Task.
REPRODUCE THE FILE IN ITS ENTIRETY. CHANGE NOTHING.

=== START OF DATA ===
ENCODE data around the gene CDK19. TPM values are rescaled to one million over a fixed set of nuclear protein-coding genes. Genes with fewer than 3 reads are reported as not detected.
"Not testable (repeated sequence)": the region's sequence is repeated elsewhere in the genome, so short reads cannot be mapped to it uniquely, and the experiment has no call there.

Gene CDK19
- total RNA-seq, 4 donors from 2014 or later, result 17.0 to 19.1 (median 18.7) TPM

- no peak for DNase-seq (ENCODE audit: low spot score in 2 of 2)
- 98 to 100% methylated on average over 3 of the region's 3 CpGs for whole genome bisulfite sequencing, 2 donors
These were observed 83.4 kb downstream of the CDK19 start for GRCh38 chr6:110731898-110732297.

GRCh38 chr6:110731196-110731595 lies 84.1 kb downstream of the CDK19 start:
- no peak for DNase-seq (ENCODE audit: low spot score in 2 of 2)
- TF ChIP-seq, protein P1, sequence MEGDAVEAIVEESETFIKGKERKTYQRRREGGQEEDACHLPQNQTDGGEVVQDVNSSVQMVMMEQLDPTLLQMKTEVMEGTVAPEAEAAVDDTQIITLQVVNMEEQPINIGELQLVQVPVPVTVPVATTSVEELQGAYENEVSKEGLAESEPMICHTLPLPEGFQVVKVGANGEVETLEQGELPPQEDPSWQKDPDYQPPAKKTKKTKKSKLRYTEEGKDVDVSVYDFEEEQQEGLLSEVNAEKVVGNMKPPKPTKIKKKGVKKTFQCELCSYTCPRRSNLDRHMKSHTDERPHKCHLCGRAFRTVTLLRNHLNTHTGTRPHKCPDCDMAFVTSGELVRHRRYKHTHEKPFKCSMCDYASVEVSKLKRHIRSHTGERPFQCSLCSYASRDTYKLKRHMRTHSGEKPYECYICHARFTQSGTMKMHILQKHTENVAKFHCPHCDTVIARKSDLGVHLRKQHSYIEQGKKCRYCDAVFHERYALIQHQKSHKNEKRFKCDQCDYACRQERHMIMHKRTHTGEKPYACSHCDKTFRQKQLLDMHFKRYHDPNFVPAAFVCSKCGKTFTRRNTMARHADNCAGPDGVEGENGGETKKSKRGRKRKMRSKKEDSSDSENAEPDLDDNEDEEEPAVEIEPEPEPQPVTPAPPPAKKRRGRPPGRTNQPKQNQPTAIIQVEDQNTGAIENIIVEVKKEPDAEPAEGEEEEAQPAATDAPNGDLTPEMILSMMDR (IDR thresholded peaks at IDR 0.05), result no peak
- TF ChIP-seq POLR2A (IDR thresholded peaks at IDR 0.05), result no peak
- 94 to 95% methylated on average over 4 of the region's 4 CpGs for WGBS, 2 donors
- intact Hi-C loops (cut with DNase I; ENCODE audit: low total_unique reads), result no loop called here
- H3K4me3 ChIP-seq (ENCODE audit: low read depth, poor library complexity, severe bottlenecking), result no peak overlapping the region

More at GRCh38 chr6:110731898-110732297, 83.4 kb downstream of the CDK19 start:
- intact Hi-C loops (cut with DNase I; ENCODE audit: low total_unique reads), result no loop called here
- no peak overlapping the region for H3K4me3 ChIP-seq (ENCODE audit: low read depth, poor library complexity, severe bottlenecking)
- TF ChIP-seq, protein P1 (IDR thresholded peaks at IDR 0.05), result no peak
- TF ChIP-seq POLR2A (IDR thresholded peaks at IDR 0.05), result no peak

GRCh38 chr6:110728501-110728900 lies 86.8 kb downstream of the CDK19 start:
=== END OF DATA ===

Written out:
ENCODE data around the gene CDK19. TPM values are rescaled to one million over a fixed set of nuclear protein-coding genes. Genes with fewer than 3 reads are reported as not detected.
"Not testable (repeated sequence)": the region's sequence is repeated elsewhere in the genome, so short reads cannot be mapped to it uniquely, and the experiment has no call there.

Gene CDK19
- total RNA-seq, 4 donors from 2014 or later, result 17.0 to 19.1 (median 18.7) TPM

- no peak for DNase-seq (ENCODE audit: low spot score in 2 of 2)
- 98 to 100% methylated on average over 3 of the region's 3 CpGs for whole genome bisulfite sequencing, 2 donors
These were observed 83.4 kb downstream of the CDK19 start for GRCh38 chr6:110731898-110732297.

GRCh38 chr6:110731196-110731595 lies 84.1 kb downstream of the CDK19 start:
- no peak for DNase-seq (ENCODE audit: low spot score in 2 of 2)
- TF ChIP-seq, protein P1, sequence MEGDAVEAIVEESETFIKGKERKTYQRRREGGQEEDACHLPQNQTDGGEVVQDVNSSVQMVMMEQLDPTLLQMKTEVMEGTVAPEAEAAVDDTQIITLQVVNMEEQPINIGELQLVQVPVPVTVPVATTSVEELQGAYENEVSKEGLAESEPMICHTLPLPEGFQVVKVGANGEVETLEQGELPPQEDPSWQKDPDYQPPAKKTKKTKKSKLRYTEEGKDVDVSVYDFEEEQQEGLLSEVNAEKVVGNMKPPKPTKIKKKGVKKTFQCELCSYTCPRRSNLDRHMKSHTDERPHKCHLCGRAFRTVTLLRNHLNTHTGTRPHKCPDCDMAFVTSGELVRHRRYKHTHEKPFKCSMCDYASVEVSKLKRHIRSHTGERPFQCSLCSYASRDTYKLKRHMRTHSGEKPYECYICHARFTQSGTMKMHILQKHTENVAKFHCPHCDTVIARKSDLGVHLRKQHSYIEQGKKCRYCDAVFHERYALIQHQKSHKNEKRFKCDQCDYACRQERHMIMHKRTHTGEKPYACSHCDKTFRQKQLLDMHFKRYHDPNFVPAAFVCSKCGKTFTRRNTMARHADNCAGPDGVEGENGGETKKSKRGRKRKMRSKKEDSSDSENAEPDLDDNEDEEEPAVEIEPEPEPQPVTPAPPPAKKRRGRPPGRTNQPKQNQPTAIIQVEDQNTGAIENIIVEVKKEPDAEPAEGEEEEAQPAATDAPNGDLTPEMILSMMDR (IDR thresholded peaks at IDR 0.05), result no peak
- TF ChIP-seq POLR2A (IDR thresholded peaks at IDR 0.05), result no peak
- 94 to 95% methylated on average over 4 of the region's 4 CpGs for WGBS, 2 donors
- intact Hi-C loops (cut with DNase I; ENCODE audit: low total_unique reads), result no loop called here
- H3K4me3 ChIP-seq (ENCODE audit: low read depth, poor library complexity, severe bottlenecking), result no peak overlapping the region

More at GRCh38 chr6:110731898-110732297, 83.4 kb downstream of the CDK19 start:
- intact Hi-C loops (cut with DNase I; ENCODE audit: low total_unique reads), result no loop called here
- no peak overlapping the region for H3K4me3 ChIP-seq (ENCODE audit: low read depth, poor library complexity, severe bottlenecking)
- TF ChIP-seq, protein P1 (IDR thresholded peaks at IDR 0.05), result no peak
- TF ChIP-seq POLR2A (IDR thresholded peaks at IDR 0.05), result no peak

GRCh38 chr6:110728501-110728900 lies 86.8 kb downstream of the CDK19 start: